So far 2013 has been a great year for airgunners. There are so many new products hitting the market that it’s easy to lose track. Umarex USA has certainly hit the ground running releasing several new airguns filled with new features. The new Ruger Talon is one of these new products. Some of the new key features are the new SilencAIR suppressor and Weaver scope rail. So let’s go ahead and take a look at the The Ruger Talon from Umarex USA.
The Ruger Talon takes the reliable Ruger Air Hawk to the next level and then some. Let’s start with the new ambidextrous stock. It feels incredibly well-built and there’s no hollow sound during the shooting cycle. There’s very aggressive checkering on the grip and forearm that seems to almost grab your hand and is one of the first things noticed by anyone that picks it up.
The rifle ships with front and rear fiber optic sights, which is not new for this product line. What is new is what resides under the front site which is the new SilencAIR Suppressor system. This new suppressor really reduces shot noise and is a great addition to this platform. As a quick caution, you’ll want to pay attention to the front fiber optic component, there’s no cover so any bump or mistake in the field could lead to a broken front sight. The rear sight is micro-click adjustable for windage and elevation.Ruger Talon Scope Rail and 4×32 Scope
Also new is the integrated Weaver rail. This is something that all airgun manufacturers should embrace immediately. Scope slippage is a known problem on spring airguns and utilizing a Weaver rail eliminates this problem once and for all.
Umarex USA bundles a 4×32 scope with this rifle. If there is a weak point in this package it’s right here. There’s noticeable distortion and you can watch the crosshairs dance around the target depending on your eye position. This greatly limits the accuracy of this rifle. Definitely consider upgrading the optic at the time of purchase.
The Ruger Talon continues to use the same trigger system found in the old Ruger Air Hawk, which is modeled after the old RWS T05 trigger. The first stage can be a little springy and the second stage can be a little spongy. Fortunately, there’s an adjustment that allows you to adjust the second stage. Once adjusted it pulls cleanly at 3 lbs. 10 oz. Umarex USA held on to the same automatic safety located at the rear of the receiver which engages when you cock the rifle. It’s not unduly inconvenient and it’s placed where both lefties and righties should have easy access.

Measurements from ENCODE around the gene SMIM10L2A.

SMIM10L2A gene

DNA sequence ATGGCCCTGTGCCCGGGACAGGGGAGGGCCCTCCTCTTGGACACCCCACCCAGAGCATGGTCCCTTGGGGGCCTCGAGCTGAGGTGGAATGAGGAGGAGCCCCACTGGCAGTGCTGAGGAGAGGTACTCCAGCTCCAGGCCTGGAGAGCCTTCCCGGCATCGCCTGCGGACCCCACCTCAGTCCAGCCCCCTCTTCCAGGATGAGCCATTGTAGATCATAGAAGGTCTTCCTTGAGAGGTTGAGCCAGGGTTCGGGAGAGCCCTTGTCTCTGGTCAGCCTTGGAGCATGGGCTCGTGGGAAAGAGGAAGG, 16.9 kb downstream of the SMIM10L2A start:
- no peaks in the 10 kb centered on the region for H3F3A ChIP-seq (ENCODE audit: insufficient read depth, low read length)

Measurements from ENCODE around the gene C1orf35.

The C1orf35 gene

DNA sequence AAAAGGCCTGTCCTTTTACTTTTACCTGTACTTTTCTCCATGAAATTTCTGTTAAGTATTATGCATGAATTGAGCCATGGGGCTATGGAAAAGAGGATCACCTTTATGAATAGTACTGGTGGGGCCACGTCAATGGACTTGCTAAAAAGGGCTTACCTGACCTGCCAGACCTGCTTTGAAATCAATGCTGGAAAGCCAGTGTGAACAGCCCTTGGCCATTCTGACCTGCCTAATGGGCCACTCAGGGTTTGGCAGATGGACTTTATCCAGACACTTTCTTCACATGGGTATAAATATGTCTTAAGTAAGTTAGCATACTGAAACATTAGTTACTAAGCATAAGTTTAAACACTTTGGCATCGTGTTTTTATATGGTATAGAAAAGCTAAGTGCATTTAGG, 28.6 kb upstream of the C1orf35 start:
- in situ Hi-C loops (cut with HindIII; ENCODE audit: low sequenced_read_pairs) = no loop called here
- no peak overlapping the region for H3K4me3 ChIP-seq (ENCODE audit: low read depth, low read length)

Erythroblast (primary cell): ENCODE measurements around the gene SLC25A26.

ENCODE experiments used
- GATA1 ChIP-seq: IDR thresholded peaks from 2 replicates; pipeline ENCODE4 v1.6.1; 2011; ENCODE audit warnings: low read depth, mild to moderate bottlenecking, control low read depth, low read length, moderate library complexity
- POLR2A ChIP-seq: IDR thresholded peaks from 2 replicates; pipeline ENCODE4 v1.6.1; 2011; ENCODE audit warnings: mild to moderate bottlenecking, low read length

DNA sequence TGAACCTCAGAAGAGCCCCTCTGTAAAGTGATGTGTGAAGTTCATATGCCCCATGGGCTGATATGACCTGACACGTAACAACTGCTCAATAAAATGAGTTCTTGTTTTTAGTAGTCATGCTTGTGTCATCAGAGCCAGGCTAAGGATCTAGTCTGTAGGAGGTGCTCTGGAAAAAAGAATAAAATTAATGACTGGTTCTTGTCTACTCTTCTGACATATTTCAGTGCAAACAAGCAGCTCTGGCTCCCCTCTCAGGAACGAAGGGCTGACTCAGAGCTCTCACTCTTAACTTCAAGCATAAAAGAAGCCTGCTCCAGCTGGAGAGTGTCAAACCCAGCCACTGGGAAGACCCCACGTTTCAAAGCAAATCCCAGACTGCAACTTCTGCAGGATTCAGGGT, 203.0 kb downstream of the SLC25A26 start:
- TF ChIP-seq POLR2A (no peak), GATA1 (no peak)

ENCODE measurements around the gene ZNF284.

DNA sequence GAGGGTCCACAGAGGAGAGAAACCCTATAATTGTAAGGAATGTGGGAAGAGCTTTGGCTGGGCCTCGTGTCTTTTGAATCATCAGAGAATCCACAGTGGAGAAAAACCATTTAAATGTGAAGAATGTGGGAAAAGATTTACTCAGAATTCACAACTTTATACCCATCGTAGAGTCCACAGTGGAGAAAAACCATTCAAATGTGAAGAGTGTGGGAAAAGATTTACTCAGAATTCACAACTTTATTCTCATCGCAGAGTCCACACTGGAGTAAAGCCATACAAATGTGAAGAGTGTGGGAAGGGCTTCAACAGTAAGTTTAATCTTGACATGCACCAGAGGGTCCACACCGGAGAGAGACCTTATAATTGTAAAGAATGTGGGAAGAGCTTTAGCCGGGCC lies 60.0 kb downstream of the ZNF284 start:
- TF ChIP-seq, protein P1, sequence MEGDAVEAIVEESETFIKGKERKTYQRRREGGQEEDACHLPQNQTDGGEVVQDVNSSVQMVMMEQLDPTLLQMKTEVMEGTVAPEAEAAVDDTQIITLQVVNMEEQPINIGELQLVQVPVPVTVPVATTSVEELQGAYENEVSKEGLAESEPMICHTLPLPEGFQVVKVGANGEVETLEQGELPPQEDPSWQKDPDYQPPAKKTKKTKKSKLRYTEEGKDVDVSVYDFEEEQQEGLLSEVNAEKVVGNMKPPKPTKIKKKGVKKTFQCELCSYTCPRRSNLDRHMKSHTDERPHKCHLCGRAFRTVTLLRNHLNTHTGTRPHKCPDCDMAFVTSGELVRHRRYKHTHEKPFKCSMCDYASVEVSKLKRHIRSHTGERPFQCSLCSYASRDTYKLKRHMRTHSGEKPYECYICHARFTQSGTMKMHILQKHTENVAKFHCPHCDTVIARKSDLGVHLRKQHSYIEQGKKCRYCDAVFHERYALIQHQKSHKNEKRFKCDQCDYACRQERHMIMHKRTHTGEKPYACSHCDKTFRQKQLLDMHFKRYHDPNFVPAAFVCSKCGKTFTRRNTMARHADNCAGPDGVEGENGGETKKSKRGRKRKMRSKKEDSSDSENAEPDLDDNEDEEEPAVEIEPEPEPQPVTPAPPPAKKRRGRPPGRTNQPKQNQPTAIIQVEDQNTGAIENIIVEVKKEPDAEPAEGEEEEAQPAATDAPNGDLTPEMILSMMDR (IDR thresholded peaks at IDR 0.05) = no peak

The Ruger Talon is a break barrel airgun that incorporates a traditional metal spring for the power plant. The cocking stroke is very smooth and the shooting cycle is even smoother. In fact, my test rifle was so nice, that I contacted Umarex USA to make sure that it was a spring gun and not a gas piston. Sure enough it is a traditional metal spring.
Being a single shot, breakbarrel airgun, the process is fairly simple. Here are the basic steps to load and fire the rifle.
First cock the gun by pulling down on the barrel until it locks into place. This will cock the gun and engage the automatic safety. When beginning the cocking stroke, the barrel may be hard to open. Don’t smack the top of the muzzle on the suppressor, rather grab the barrel where the suppressor and the barrel meet. This will prevent any misalignment of the suppressor due to improper use.
Next load the pellet into the breach. Always be sure to secure the barrel with your off hand while you are loading the pellet into the breach. The rifle has an anti-beartrap mechanism, but safety is always most important. Once you’ve inserted the pellet, go ahead and close the barrel.
To fire, aim the gun at your desired target and release the safety.
When you are ready to fire, gently squeeze the trigger.
Although it uses a traditional metal spring, the cocking and shooting cycle of the Ruger Talon is very smooth. Despite the quick and smooth shooting cycle, the rifle seems to be fairly hold sensitive and the bundled scope certainly makes consistent accuracy more difficult than it ought to be. Proper use of the artillery hold, along with a lot of practice, is going to be critical.
This wraps up Part 1 of this review. In Part 2 we’ll look at performance and accuracy. We’ll also take a look at just how important it is to learn to have a consistent hold and trigger control.